Shadow of the Vampire |
directed by E. Elias Merhige
(Lions Gate, 2000)
Shadow of the Vampire has a deliciously daft premise -- it's a meta-movie, a movie about making a movie -- in this case F.W. Murnau's silent 1922 masterpiece, Nosferatu: A Symphony of Horrors. The concept here in director E. Elias Merhige's impressive effort is: what if Murnau's creepy-looking star, Max Schreck (who came from nowhere to portray the vampire Count Orlock) was a real vampire -- one of the undead pretending to be an extreme method actor playing a vampire, all in the name of artistic intensity and verisimilitude. Obsessive perfectionist Murnau found him and convinced him to participate in his film in return (unbeknownst to the cast and crew) for the neck of his female lead, the lovely but unfortunately drug-addicted Greta Schroeder (Catherine McCormack) when the shooting was completed. The weirdness of Schreck (Willem Dafoe looking fabulously freaky in a perfect recreation of the original make-up design) is explained by Murnau (convincingly played by John Malkovich, German accent and all) to his fussy producer Albin Grau (Udo Kier), cast and crew by stating that the actor is a fanatical follower of Stanislavsky and that his method demands that he remain in character until the film is finished.
Soon, production at the remote Slovakian location is threatened when Schreck, unable to contain his blood-sucking urges and nightly predation, attacks the photographer Wolfgang Muller (Ronan Vibert), who has to be replaced by the dashingly decadent Fritz Wagner (Cary Elwes). Then, when it's time to move the filming from the ruined Slovakian monastery where Murnau found Schreck to a small Baltic island, the vampire spirals out of control building up to a wrenching climax -- is Murnau so dedicated to making his film the ultimate, artistic depiction of horror that he's willing to endanger everyone's lives, especially Greta's?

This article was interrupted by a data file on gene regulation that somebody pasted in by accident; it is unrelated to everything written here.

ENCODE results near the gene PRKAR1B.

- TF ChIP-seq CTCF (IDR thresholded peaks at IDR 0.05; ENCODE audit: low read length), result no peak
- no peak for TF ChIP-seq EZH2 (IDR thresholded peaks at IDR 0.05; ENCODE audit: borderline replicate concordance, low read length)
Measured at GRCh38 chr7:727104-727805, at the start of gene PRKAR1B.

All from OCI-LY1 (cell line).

Shadow of the Vampire is director Merhige's second feature and as such is astonishingly impressive, for this homage to Murnau's German expressionist filmmaking in its heyday is remarkably effective at conveying the heady atmosphere of the times and in recreating the extraordinary iconic images that have inspired so many filmmakers down to the present day. Shadow succeeds in using macabre dark humor to communicate its conceit about suffering in the name of True Art thanks to superb performances -- especially that of Dafoe as the oddly sympathetic vampire.
British comedian Eddie Izzard is delightful with his amusing portrayal of a hammy silent film actor as Schreck's co-star, Gustav von Wangenheim. Malkovich's convincingly obsessed Murnau, McCormack's reluctant leading lady and the rest of the talented cast deliver performances in keeping with this fascinating behind-the-scenes glimpse into the process of silent film production -- clashing egos amidst authentic period detail sets, props and costumes.
Merhige is particularly skillful at marshaling a wide array of visual trickery to imply the vampiric nature of film itself by letting the color bleed out of the backstage madness into the reverential black-and-white recreations of Nosferatu and then juxtaposing them with bits of actual footage from the classic itself. He also effectively conveys Murnau's philosophy that movie-making is a kind of science of preserving artistic imagery for the ages by having the crew wear white laboratory coats (which they really did for Murnau back in 1922). This marvelously warped and clever fictionalized the-making-of Nosferatu, so rich in mood and authentic atmosphere enormously enhanced by Dan Jones' eerie yet lovely score, has too much mordant humor (except in the shocking final scene) to be a "Symphony of Horrors" as suggested by the original subtitle. But Merhige's eccentrically effective ability to honor the era and the notion that celluloid images possess otherworldly powers that somehow transcend time and mortality, makes Shadow of the Vampire an excellent, entertaining symphony of exotic fantasy cinema.
[ by Amy Harlib ]